So there are a TON of ways of 'solving' the power distribution problem. And what you need to be careful of is some of these will use the battery pack(s) to power a circuit, so what powers the servos is no longer clean analog current but digital current created by a switching power supply. Beware!

So yes, power needs to be addressed - but - I'm just not convinced adding more hardware is the answer because I can do math. More later.

Point being, these boxes have proliferated for a reason. And the above is just a partial list because there are MANY more available than I have listed. Moreover, in order to one-up each other, they have added features over time.

So now I am circling back to how some are regulating the voltage, or adding gyros, the ability to connect a 2nd receiver, and a 2nd battery. And all this compounds a problem I perceive due to understanding how math works, which is added complexity!

Added to which, the sellers don't mention it *but* while the idea of regulated power is nice . . .

  • Regulated power is dirty - it's using FETs to synthetically make it - link to learn more.
  • Presumably there's enough current (or more than a BEC circuit off an ESC).
  • 2 receivers means a 100% greater chance of receiver failure - yet box must 100% work.
  • issue with 2nd battery is the same, 2X greater chance of battery failure - box must work.
  • Real issue is a box adds complexity - lot more shit to go wrong.

So THE fundamental problem with a power-type box (anybody's box) is everything has to work 100% of the time. If one lousy component fails, then it means chance the entire box fails. Since the box is a critical link in the chain (meaning it sits ahead of everything within the model (like ahead of the receiver and battery), then this also means you're gonna crash your $5000 model. Don't believe me? Open one of those things up for examination and start counting. Then maybe you'll realize how those boxes have a LOT of extra electronic and mechanical components!

So my being a proponent of KISS (keep it simple, silly), means I use packs built with four leads instead of two. Strike you as odd to add two more leads to make the overall model more simple? Yeah, I know but continue reading. And note, we're not unique, others offer dual lead packs, also.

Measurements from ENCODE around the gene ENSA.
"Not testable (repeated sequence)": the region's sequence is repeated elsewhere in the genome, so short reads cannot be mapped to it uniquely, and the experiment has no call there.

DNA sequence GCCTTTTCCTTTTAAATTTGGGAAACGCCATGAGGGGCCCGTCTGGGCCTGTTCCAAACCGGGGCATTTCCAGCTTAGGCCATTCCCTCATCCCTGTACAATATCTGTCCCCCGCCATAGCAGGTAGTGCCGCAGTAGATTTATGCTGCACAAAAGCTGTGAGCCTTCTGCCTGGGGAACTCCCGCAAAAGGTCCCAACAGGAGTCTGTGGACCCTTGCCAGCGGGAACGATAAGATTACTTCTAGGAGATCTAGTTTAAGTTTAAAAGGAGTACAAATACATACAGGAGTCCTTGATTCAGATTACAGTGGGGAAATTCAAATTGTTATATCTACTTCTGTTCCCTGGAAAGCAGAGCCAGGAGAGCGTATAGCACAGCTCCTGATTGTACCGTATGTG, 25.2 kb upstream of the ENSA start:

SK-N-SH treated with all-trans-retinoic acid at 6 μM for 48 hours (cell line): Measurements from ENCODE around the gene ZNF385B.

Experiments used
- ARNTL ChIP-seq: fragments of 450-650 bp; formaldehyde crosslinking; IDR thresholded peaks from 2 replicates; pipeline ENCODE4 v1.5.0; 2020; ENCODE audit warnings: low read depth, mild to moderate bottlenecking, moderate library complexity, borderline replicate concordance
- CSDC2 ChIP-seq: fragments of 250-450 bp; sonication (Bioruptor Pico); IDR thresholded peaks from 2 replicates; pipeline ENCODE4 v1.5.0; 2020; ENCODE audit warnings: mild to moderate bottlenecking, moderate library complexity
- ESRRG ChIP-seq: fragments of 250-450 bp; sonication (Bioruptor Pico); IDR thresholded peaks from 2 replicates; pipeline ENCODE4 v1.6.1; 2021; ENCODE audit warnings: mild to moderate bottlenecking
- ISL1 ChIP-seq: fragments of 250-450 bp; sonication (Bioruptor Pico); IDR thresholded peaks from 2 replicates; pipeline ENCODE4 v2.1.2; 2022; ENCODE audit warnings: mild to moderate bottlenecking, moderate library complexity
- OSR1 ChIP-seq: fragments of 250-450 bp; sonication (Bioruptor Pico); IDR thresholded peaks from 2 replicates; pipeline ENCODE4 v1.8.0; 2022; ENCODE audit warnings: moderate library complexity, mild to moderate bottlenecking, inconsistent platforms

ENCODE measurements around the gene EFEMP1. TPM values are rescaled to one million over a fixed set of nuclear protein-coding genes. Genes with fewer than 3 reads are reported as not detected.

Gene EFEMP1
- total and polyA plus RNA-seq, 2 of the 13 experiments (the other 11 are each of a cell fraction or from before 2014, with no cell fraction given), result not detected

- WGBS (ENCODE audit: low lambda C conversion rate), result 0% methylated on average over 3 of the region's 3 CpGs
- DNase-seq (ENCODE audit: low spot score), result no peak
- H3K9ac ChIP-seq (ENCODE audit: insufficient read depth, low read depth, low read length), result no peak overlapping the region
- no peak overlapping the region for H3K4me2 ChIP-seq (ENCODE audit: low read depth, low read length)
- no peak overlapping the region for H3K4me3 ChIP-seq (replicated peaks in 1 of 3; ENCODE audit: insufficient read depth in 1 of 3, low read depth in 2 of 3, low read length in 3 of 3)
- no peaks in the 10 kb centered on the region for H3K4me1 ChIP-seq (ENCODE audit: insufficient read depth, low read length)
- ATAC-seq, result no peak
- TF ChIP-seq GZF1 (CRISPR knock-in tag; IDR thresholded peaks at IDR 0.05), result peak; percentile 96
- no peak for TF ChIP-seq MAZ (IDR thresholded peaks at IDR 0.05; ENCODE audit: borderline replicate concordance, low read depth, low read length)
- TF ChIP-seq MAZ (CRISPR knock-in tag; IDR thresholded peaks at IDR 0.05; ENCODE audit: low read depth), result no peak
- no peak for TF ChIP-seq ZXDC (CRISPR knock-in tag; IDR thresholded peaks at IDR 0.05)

So now you're wondering, four leads . . . what for? Here's what for, two of them power the receiver instead of one. Works because receivers use a 'bus' structure of management so you can plug the power in anywhere!

- Dual leads on a pack mean twice the current delivery to your receiver - reliably

Enter the PXED

Why the XT30? Simple, because it's an inexpensive yet capable power connector. So the PXED, plugs into the XT30 on the battery pack (rated at 30A) and presto, you get two more DuPont connectors to use as you please. Again, remember, each DuPont is rated at 3.5A continuous, or 5A intermittent (and servos are intermittent loads).

- A reliable way of extracting power from a battery without sacrificing mechanical compatibility

So just how much current will a battery give you? The above 2500mAh pack rated at 10C? Easy math, 10C x 2.5Ah = 25A continuous. That's a lot.

Bigger battery, say 5000mAh, also rated at 10C? Same math but now it's 10C x 5.0Ah = 50A continuous (remember, 5000mAh is the same as 5Ah), so there simply aren't enough servos to worry about them making the pack voltage sag, believe me!

What about those who say they can feel the difference in servo performance at the beginning and end of a flight? I can't and seriously doubt anybody can, but who can contradict them? Certainly not me, but it's my opinion a 1/10th of a volt difference during the flight is indiscernible, but modelers are well known to engage in mental masturbation and if this is their justification for using a regulator, despite the known downsides, then once again, you do you.

- Delivering a whopping 50A if the model needs it, this is enough current without a box system

So using the PXED adapter to give you 2 more power leads to an ordinary receiver (4 total), with each rated at 3.5A continuous, or 5A intermittent means the receiver can draw up to 14A of continuous current without heat build up. However, please note, in the real world, two leads to the receiver is plenty. Thing is, the fellow asking the question is asking about a 3m (118") model.

Switches

This brings us to switches and a recent fad . . . magic switches. My view? These represent yet more components to fail. Sure, these things work fine - but - only for long as 100% of the components are functioning. Me? I favor no switches at all - aka, *no* switch to fail.